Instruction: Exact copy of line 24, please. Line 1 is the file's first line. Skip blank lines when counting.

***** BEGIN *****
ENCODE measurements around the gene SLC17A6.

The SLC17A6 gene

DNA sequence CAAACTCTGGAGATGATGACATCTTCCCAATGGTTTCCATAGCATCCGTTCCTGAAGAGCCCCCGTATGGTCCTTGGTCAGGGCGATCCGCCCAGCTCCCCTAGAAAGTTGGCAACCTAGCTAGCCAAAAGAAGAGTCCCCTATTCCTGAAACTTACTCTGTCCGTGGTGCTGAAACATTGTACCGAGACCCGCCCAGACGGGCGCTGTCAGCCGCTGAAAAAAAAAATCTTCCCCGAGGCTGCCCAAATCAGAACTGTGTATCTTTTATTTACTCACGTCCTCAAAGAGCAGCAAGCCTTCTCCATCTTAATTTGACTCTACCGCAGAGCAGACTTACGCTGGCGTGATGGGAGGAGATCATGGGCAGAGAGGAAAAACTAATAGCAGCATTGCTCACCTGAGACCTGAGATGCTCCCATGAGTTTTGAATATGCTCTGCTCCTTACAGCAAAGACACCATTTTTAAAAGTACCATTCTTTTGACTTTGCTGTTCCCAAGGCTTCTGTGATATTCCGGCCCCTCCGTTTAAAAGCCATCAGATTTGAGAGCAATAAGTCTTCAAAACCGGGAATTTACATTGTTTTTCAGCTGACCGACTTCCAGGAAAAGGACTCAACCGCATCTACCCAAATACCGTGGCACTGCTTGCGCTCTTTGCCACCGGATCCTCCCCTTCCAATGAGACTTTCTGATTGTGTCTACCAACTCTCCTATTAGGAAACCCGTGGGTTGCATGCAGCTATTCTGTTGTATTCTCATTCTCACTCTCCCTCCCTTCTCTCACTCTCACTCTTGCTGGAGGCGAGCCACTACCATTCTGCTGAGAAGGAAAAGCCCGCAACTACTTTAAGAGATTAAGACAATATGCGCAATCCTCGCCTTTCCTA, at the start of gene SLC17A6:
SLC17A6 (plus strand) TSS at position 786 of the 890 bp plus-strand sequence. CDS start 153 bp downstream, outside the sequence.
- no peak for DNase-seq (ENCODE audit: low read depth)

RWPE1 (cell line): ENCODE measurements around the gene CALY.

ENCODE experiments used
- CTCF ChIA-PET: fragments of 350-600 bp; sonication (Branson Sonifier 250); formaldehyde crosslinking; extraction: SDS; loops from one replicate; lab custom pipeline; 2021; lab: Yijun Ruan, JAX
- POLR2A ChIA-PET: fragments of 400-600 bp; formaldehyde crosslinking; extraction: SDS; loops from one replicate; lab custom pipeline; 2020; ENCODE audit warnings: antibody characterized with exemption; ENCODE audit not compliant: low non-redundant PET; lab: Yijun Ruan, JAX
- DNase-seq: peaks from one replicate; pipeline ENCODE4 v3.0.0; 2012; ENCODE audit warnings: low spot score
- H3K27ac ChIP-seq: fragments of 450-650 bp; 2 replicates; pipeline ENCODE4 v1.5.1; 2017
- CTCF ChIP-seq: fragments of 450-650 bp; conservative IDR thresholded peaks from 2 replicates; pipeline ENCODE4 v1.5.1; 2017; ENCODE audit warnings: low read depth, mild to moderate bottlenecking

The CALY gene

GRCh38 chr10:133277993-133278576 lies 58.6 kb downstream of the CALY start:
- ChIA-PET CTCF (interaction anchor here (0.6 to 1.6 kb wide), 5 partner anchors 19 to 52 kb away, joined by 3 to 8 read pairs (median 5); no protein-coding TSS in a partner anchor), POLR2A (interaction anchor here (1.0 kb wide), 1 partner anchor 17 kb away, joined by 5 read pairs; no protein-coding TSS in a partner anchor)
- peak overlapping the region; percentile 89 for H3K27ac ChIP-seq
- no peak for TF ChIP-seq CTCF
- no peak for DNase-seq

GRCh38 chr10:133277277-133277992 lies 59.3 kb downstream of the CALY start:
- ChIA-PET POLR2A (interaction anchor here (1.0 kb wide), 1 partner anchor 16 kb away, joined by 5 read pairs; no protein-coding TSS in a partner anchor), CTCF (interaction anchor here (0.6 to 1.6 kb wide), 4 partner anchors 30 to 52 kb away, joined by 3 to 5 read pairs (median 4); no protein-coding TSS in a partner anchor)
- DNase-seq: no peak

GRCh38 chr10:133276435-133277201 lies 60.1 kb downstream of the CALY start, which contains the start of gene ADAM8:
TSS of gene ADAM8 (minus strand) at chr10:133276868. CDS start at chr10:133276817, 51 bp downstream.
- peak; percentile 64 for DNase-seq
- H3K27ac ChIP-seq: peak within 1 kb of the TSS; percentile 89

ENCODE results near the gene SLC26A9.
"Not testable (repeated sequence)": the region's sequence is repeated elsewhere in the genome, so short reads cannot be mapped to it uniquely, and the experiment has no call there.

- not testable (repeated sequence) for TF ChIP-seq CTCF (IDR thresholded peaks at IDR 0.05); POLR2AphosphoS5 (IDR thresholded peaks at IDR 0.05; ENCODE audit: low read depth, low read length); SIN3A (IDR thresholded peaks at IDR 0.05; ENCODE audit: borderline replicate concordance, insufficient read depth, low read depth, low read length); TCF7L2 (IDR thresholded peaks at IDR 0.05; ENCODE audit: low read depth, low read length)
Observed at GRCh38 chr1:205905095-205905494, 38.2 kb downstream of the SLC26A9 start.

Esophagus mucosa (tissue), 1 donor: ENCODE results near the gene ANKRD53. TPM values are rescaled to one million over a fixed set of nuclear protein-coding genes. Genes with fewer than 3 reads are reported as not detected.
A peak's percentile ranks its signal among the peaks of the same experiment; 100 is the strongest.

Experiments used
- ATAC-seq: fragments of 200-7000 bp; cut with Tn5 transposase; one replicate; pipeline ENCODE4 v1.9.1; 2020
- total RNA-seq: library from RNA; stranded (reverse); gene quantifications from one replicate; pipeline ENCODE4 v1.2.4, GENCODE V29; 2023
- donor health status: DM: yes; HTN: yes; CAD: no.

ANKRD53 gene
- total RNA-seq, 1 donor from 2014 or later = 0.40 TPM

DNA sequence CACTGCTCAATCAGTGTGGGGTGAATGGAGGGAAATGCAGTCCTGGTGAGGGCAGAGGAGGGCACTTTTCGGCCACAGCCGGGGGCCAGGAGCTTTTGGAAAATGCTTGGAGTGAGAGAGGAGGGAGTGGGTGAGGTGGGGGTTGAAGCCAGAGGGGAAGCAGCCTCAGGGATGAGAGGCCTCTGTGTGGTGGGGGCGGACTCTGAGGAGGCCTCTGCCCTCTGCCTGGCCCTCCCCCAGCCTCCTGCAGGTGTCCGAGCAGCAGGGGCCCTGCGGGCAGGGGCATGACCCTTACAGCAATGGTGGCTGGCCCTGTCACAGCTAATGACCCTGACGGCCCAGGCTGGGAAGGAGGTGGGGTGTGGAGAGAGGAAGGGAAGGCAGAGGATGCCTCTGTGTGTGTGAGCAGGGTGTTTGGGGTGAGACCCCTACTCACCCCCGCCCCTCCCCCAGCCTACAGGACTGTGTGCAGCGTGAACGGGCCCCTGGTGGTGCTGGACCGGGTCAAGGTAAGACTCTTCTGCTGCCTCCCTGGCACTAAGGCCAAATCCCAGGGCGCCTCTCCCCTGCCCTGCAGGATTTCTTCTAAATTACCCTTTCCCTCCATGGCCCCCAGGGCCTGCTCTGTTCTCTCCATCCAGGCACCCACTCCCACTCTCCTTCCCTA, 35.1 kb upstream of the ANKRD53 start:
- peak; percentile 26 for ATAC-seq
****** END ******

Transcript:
- peak; percentile 64 for DNase-seq